With his connections he was able to get an audience with Pres. Reagan. The president seemed very open to the idea during his presentation. (Federal Prison system). No action or policy was forthcoming. The right wing of the party was not ready to allow an enlightened policy toward criminals. His conclusion.
Nov 25, 2008
Feed the prisoners with as many anti-depressant drugs as they want - as long as they're locked up and not out breaking into my house or stealing my car, that's good enough for me.
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Nov 25, 2008
How about this, Scott :

Depressed prisoners may have antidepressant drugs
AFTER their victims have received FULL compensation
until the time they have repaid their debt to society.
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Nov 25, 2008
There is one important point that no one has brought up yet. Our prison system is not filled exclusively with guilty people. By some estimates, there are 250 thousand wrongly-convicted people in our prisons and jails.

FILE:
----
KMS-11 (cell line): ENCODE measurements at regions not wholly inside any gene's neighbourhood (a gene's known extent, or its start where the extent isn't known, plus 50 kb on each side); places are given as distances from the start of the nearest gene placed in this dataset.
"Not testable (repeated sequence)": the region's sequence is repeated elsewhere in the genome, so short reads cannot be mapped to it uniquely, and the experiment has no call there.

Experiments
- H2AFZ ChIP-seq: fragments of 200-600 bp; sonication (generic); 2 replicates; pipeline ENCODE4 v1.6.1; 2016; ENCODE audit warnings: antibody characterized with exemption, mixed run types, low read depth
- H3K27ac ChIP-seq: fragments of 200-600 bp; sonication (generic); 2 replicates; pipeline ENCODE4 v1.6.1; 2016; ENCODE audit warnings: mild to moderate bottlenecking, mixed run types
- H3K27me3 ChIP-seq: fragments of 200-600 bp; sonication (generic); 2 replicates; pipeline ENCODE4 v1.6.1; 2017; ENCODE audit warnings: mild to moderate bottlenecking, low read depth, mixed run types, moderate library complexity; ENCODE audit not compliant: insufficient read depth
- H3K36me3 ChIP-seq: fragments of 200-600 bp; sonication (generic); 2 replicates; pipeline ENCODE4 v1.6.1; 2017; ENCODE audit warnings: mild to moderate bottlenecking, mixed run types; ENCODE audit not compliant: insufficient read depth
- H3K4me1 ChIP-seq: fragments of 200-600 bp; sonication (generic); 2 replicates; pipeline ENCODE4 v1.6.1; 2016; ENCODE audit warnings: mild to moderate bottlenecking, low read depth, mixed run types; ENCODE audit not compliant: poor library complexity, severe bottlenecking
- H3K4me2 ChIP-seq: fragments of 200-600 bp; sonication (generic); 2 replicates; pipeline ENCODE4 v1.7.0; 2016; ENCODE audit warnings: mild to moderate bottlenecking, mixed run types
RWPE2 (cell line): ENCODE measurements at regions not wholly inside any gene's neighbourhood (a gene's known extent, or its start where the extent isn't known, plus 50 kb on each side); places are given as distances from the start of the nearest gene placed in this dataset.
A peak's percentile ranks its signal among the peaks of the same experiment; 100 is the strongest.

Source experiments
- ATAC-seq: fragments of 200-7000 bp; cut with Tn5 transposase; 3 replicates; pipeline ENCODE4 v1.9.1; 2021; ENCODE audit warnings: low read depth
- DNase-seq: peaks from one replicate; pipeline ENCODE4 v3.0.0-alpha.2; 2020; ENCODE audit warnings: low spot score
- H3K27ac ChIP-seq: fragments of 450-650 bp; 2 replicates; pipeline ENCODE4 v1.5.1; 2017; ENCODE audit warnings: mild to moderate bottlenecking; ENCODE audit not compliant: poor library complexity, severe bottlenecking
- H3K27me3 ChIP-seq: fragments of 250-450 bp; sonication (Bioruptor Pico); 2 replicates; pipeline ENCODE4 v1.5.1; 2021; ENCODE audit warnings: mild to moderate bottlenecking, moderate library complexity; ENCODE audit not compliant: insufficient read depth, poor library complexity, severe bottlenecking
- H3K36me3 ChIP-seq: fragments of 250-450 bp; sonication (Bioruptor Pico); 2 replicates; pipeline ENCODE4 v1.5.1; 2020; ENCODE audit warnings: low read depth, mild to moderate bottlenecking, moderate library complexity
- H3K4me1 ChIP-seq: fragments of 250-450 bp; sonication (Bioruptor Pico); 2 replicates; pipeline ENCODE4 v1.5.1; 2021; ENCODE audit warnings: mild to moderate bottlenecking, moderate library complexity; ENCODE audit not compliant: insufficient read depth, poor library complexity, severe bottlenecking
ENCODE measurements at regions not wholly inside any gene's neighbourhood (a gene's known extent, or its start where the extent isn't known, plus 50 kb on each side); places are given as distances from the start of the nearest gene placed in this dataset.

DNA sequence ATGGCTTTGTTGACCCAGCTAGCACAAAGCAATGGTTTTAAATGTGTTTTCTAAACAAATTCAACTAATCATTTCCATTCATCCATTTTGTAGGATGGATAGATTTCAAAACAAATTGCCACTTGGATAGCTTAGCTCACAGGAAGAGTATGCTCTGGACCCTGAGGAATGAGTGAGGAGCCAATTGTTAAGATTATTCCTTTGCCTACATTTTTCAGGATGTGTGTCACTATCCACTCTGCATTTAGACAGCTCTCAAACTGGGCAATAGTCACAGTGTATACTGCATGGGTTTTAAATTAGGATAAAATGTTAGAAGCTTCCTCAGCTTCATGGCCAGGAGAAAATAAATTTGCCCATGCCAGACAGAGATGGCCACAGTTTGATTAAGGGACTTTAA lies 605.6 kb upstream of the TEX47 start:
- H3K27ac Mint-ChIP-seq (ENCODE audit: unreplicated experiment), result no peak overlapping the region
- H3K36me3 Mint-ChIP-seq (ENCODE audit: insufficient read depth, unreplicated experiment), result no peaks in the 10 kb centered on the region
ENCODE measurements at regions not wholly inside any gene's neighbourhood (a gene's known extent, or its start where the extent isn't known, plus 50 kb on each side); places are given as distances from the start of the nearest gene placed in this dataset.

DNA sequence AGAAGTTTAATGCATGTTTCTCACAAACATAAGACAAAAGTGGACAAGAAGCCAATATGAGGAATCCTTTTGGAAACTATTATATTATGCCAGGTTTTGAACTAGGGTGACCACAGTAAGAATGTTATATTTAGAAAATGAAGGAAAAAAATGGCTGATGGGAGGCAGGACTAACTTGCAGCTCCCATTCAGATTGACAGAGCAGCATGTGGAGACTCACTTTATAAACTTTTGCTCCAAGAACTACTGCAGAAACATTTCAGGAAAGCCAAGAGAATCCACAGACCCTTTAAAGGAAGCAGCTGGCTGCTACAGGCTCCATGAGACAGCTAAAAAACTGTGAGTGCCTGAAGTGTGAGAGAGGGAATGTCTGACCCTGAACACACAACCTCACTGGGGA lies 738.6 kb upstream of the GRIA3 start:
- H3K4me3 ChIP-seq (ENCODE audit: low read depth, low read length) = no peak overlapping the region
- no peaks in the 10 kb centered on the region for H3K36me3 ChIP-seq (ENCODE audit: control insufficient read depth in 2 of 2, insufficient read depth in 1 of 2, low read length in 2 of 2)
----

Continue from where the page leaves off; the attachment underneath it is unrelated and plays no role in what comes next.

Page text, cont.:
Any question about how to treat prisoners has to start with the assumption that at least some of them are innocent.

See also: http://www.deathpenaltyinfo.org/innocence-list-those-freed-death-row
Nov 25, 2008
It kind of depends on which side of the "purpose of incarceration" argument you are on, punishment or rehabilitation. I am a rehab guy where possible, and a keep society safe guy when not.

If you're on the punishment side of the argument, though, maybe you'd support giving them drugs that make them feel even worse. We could call it Negzac, or...no, wait - conzac!
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Nov 25, 2008
Unhappiness is not depression. Depression is an ailment, not a state of mind.

Antidepressants do not make unhappy people happy.
Nov 25, 2008
I would say no to the drugs.

When you go to prison, all the common worries of life and work and supporting yourself are gone. You have little to be depressed about, except for the consequences and experience of imprisonment, which is in many cases the idea.

If it turns out those drugs are addictive, and the best way to get them is to go to prison, than you create an even bigger problem.